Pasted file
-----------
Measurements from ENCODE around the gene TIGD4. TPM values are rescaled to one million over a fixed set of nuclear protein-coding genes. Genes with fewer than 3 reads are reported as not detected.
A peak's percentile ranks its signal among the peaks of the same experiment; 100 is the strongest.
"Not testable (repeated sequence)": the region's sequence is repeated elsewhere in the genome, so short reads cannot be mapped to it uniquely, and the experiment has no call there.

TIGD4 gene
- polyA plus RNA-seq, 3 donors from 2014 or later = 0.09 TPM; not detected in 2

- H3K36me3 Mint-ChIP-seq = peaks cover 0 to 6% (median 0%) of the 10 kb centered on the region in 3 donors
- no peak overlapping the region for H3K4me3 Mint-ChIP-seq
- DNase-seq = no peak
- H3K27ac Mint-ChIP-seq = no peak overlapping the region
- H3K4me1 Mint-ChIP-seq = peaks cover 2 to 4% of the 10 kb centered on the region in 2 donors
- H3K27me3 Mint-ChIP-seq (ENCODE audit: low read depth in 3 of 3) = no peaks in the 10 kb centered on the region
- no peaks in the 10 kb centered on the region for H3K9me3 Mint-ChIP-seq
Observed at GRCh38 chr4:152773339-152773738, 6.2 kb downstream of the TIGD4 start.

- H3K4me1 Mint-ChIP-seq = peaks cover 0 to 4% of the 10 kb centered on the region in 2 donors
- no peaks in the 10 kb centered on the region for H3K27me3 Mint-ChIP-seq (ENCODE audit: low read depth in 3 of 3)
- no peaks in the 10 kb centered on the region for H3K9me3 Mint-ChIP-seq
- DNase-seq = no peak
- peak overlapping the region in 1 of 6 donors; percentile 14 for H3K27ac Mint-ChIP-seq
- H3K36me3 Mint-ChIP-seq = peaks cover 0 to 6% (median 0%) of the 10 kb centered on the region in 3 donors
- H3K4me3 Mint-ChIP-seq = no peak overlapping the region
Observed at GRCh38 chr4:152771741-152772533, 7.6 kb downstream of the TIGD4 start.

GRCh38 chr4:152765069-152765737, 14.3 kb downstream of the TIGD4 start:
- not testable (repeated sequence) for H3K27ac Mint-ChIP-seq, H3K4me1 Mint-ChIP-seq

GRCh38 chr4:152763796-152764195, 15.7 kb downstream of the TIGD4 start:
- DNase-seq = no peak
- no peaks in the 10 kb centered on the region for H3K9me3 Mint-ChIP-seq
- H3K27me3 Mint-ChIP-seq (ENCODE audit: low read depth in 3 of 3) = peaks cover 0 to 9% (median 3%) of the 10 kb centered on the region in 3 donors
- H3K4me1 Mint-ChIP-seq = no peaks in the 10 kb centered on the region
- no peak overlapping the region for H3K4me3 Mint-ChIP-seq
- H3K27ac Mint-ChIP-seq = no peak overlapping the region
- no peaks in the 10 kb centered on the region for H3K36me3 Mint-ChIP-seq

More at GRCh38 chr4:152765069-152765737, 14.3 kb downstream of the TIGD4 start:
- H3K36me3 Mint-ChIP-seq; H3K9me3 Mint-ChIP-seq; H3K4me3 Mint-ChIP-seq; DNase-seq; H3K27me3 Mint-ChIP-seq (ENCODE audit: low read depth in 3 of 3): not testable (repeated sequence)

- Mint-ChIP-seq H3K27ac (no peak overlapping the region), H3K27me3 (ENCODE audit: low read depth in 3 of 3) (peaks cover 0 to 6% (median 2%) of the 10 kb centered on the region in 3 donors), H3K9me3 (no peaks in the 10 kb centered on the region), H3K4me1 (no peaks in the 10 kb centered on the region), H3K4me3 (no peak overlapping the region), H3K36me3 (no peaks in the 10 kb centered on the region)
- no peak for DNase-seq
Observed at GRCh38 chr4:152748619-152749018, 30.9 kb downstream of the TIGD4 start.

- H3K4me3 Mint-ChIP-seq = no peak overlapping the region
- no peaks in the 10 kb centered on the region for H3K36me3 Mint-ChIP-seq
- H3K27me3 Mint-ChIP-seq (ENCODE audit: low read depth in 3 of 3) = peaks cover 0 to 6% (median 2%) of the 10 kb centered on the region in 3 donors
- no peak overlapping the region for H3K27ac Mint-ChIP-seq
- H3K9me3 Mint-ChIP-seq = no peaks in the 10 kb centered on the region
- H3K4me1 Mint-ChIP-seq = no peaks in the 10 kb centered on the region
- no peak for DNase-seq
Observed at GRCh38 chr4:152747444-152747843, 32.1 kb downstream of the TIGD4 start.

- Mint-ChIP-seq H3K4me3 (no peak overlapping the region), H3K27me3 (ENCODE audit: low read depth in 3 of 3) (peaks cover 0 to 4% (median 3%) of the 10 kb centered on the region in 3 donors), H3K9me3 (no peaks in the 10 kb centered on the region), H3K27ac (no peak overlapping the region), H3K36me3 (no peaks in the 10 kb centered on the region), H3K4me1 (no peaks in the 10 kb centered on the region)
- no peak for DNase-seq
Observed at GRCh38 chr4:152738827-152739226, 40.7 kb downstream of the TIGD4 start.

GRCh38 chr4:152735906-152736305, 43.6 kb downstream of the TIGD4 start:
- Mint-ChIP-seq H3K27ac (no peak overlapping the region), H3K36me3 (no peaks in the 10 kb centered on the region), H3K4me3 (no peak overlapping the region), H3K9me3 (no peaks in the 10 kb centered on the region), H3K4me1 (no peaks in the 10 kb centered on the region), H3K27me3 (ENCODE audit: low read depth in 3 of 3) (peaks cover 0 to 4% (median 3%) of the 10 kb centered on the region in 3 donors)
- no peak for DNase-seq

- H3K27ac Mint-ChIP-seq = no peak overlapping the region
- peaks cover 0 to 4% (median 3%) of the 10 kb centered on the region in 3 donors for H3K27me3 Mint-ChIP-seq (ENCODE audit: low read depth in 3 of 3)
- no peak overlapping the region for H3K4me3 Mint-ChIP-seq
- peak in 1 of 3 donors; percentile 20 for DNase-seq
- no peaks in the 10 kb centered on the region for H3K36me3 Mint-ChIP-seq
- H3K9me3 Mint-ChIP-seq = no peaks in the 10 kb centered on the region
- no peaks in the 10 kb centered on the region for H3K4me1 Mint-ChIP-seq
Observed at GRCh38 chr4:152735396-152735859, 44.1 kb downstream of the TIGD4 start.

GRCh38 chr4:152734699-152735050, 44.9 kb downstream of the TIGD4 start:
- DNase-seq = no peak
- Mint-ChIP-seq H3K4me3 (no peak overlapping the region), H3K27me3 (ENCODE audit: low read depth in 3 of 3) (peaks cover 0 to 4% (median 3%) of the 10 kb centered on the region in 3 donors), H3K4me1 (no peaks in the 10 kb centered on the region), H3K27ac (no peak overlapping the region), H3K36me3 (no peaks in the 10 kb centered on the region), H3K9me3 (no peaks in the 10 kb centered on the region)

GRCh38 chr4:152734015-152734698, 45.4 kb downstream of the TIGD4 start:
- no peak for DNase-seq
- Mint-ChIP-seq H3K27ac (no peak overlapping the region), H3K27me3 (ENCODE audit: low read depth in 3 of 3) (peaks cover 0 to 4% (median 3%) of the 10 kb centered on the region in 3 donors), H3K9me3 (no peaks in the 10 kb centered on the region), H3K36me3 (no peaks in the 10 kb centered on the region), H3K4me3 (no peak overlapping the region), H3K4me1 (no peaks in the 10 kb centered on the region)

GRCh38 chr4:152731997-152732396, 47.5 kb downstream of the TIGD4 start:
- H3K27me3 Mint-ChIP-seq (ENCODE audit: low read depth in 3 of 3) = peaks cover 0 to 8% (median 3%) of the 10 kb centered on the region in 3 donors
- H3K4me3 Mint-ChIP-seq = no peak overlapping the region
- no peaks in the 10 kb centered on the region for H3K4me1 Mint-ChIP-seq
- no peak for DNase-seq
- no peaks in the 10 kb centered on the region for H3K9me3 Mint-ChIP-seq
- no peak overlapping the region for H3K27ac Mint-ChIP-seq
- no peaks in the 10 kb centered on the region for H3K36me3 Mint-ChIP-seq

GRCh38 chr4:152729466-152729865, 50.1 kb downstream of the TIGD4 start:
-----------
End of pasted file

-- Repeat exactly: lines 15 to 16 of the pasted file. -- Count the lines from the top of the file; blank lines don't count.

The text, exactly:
- no peaks in the 10 kb centered on the region for H3K27me3 Mint-ChIP-seq (ENCODE audit: low read depth in 3 of 3)
- no peaks in the 10 kb centered on the region for H3K9me3 Mint-ChIP-seq